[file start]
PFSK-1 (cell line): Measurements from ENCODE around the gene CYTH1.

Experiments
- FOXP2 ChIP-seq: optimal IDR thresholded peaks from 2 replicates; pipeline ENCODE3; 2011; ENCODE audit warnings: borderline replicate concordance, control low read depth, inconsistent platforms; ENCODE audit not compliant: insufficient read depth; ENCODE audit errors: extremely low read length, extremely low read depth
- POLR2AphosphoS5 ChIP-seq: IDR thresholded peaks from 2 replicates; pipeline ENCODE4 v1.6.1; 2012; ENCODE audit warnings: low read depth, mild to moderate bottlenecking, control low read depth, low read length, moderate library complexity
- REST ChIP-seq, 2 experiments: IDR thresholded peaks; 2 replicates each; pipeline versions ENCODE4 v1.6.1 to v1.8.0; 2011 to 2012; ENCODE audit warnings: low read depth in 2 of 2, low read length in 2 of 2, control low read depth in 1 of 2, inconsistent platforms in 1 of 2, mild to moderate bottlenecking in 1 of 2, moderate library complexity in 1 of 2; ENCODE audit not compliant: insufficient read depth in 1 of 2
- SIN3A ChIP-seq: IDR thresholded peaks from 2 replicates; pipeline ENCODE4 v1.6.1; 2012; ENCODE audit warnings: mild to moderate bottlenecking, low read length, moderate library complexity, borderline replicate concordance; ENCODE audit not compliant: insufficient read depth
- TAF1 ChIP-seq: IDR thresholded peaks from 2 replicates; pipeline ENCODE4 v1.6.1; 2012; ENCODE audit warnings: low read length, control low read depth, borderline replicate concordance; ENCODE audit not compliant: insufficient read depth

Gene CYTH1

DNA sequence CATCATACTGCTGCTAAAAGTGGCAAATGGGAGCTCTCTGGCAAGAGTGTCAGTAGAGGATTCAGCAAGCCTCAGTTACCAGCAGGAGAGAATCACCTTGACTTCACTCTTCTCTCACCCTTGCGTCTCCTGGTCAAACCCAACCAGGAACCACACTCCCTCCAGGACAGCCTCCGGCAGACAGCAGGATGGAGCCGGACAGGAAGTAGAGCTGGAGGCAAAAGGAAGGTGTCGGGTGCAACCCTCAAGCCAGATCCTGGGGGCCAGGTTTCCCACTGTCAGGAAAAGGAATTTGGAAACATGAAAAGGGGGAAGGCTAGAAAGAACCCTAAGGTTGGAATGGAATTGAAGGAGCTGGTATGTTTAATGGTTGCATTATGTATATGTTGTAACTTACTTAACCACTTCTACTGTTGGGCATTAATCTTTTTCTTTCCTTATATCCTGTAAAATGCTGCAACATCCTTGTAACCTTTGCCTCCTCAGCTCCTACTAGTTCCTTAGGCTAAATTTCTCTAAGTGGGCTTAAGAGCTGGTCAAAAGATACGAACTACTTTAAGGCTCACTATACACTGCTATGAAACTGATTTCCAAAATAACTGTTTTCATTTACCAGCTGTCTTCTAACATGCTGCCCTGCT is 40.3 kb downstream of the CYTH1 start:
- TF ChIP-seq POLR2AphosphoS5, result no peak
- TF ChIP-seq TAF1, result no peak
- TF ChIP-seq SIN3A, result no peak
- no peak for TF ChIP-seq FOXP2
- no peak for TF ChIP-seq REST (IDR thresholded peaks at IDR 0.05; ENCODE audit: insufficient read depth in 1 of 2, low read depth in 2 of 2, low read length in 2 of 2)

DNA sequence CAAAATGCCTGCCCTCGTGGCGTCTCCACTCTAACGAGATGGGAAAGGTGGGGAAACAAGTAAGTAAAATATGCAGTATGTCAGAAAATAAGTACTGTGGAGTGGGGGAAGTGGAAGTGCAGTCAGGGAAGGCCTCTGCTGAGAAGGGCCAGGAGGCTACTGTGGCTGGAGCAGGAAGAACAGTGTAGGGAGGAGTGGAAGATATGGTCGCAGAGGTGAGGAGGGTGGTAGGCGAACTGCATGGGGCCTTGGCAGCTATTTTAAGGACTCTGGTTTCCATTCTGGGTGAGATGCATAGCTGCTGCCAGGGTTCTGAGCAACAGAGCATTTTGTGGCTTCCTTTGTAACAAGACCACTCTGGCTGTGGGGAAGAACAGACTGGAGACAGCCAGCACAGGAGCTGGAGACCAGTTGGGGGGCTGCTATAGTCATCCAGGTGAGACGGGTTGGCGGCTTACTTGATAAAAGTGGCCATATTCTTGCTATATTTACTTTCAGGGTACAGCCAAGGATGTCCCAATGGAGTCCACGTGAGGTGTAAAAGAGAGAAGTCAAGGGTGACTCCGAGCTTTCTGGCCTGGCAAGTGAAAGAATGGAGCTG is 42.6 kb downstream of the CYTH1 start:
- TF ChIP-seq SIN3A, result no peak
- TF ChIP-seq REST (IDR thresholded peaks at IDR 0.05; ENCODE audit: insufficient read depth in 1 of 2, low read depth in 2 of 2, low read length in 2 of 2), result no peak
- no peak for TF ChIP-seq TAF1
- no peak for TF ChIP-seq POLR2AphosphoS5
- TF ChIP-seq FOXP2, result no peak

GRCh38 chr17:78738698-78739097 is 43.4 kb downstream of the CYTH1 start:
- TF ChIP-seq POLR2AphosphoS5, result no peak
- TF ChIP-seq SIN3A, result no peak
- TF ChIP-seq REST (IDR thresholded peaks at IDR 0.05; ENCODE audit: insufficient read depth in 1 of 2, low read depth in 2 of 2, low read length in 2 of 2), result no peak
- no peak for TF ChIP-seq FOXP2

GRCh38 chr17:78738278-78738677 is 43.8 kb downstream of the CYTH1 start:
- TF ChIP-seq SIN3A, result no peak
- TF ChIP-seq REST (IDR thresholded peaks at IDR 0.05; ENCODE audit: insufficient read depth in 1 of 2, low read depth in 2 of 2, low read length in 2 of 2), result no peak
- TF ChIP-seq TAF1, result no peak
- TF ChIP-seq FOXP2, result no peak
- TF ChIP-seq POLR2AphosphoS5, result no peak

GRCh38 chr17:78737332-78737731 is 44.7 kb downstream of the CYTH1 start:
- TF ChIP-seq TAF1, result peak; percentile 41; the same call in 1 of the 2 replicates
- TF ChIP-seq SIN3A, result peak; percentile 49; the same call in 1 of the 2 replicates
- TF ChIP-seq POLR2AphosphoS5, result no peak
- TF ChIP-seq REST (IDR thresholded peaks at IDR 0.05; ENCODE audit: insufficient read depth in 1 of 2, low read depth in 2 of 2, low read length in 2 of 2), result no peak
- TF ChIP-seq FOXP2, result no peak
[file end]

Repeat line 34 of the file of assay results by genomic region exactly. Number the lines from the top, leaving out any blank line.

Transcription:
- TF ChIP-seq SIN3A, result peak; percentile 49; the same call in 1 of the 2 replicates